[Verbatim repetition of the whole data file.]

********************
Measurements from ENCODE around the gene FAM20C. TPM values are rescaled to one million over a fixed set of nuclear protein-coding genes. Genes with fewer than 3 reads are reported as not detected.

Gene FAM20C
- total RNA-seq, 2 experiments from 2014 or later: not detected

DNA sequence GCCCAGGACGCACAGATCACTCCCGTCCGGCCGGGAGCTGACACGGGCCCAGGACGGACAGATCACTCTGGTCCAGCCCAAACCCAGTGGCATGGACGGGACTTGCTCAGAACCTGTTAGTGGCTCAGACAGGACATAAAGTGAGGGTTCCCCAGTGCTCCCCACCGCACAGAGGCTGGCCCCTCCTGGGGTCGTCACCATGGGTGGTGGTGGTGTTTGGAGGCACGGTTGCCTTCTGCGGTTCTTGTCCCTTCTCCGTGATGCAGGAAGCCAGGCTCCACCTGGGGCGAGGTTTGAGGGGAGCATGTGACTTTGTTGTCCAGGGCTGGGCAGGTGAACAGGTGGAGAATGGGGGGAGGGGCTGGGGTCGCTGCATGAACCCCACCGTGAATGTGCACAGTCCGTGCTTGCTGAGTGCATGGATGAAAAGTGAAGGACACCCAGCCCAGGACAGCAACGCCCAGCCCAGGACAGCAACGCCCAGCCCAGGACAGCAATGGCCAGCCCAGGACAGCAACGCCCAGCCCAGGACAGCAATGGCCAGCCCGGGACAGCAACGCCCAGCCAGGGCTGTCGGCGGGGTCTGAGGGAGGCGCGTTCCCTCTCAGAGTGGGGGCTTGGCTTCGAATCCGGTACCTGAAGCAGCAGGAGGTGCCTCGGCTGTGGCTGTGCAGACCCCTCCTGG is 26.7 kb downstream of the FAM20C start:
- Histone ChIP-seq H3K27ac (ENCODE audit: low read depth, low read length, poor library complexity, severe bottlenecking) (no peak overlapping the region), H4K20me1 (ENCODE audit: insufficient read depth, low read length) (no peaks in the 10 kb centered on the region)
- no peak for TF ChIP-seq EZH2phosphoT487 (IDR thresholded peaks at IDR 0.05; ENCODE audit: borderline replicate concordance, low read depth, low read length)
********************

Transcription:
Measurements from ENCODE around the gene FAM20C. TPM values are rescaled to one million over a fixed set of nuclear protein-coding genes. Genes with fewer than 3 reads are reported as not detected.

Gene FAM20C
- total RNA-seq, 2 experiments from 2014 or later: not detected

DNA sequence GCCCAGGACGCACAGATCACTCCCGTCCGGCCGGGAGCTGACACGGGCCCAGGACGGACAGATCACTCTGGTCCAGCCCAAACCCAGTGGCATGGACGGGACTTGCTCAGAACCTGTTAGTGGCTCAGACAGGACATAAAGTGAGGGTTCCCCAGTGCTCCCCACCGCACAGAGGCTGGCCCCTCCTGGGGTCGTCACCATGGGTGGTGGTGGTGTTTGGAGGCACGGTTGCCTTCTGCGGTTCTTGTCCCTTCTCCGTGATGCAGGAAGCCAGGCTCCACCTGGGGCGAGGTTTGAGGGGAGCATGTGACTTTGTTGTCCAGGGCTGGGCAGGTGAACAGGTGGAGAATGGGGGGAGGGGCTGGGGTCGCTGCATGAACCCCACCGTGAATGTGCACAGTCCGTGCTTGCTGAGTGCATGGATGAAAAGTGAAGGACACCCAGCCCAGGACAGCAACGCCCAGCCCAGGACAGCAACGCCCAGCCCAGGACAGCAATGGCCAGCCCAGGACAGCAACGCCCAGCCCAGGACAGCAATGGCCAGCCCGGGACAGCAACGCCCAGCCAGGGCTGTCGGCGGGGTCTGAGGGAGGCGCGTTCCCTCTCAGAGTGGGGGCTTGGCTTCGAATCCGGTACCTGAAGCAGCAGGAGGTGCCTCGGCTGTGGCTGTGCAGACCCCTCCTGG is 26.7 kb downstream of the FAM20C start:
- Histone ChIP-seq H3K27ac (ENCODE audit: low read depth, low read length, poor library complexity, severe bottlenecking) (no peak overlapping the region), H4K20me1 (ENCODE audit: insufficient read depth, low read length) (no peaks in the 10 kb centered on the region)
- no peak for TF ChIP-seq EZH2phosphoT487 (IDR thresholded peaks at IDR 0.05; ENCODE audit: borderline replicate concordance, low read depth, low read length)